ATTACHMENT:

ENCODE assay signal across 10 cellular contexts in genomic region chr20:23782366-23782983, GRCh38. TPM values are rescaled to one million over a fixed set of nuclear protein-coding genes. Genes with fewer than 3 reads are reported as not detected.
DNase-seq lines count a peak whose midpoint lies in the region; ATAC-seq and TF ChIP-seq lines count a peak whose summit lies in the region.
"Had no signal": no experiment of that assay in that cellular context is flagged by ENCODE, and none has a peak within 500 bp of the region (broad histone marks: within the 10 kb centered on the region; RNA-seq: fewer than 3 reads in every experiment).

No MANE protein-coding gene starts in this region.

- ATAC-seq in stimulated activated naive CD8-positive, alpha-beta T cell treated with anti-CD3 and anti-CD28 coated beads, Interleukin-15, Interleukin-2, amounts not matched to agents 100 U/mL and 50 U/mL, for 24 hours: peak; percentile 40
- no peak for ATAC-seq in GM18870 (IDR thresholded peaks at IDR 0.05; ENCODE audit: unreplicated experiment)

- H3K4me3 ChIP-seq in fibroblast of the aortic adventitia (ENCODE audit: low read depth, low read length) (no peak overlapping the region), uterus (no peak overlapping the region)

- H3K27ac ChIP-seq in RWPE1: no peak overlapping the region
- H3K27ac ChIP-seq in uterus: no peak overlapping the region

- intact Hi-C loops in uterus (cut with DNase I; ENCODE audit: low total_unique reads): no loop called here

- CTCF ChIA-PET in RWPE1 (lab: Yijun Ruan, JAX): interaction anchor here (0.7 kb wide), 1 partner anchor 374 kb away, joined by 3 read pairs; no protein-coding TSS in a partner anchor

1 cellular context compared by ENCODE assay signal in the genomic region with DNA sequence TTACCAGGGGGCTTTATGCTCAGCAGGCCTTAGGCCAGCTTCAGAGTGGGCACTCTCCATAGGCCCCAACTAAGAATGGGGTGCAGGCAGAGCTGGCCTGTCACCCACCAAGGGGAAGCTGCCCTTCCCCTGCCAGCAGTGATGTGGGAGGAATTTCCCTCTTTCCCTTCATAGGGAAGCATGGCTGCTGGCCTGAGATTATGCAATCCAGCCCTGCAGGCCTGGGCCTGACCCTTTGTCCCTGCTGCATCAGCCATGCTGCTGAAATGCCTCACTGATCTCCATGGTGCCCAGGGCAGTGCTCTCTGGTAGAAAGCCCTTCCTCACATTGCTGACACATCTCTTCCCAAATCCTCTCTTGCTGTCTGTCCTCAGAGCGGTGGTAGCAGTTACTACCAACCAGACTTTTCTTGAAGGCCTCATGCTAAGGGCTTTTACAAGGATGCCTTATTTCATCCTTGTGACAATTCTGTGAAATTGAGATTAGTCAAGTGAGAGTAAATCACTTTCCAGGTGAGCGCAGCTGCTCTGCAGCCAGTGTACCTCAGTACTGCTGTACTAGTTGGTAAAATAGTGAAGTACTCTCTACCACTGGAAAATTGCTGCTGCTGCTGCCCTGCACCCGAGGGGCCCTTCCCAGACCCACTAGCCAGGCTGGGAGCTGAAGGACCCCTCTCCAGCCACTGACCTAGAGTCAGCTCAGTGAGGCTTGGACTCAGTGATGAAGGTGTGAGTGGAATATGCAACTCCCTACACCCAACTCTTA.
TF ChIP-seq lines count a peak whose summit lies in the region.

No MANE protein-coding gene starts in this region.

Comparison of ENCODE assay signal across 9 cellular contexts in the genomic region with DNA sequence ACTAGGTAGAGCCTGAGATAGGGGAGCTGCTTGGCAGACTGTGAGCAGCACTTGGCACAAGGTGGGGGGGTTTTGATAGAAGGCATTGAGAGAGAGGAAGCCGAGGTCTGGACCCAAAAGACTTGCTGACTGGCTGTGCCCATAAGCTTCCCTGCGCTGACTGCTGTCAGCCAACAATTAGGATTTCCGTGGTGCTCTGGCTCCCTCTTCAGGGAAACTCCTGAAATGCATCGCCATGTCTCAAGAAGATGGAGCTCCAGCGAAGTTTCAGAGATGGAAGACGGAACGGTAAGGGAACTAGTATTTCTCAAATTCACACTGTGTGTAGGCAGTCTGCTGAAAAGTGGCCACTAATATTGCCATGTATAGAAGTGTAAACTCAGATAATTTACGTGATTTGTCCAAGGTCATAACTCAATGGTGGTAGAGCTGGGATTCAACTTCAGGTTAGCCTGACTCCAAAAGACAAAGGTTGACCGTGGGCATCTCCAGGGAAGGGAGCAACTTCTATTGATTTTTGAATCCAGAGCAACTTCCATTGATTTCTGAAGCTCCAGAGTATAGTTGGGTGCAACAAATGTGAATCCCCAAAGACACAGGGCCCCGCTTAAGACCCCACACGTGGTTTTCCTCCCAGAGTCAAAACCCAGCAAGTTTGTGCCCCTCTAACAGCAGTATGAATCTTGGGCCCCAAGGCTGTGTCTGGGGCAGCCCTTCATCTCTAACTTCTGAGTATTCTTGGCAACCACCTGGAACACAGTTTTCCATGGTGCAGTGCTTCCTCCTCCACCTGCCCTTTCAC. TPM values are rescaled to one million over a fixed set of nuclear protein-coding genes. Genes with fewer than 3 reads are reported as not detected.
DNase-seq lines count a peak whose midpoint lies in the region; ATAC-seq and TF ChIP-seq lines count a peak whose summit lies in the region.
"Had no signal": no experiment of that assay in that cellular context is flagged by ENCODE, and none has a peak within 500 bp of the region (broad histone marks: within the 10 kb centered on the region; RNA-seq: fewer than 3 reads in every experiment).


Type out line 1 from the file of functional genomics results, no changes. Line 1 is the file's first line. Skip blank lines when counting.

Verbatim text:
ENCODE assay signal across 10 cellular contexts in genomic region chr20:23782366-23782983, GRCh38. TPM values are rescaled to one million over a fixed set of nuclear protein-coding genes. Genes with fewer than 3 reads are reported as not detected.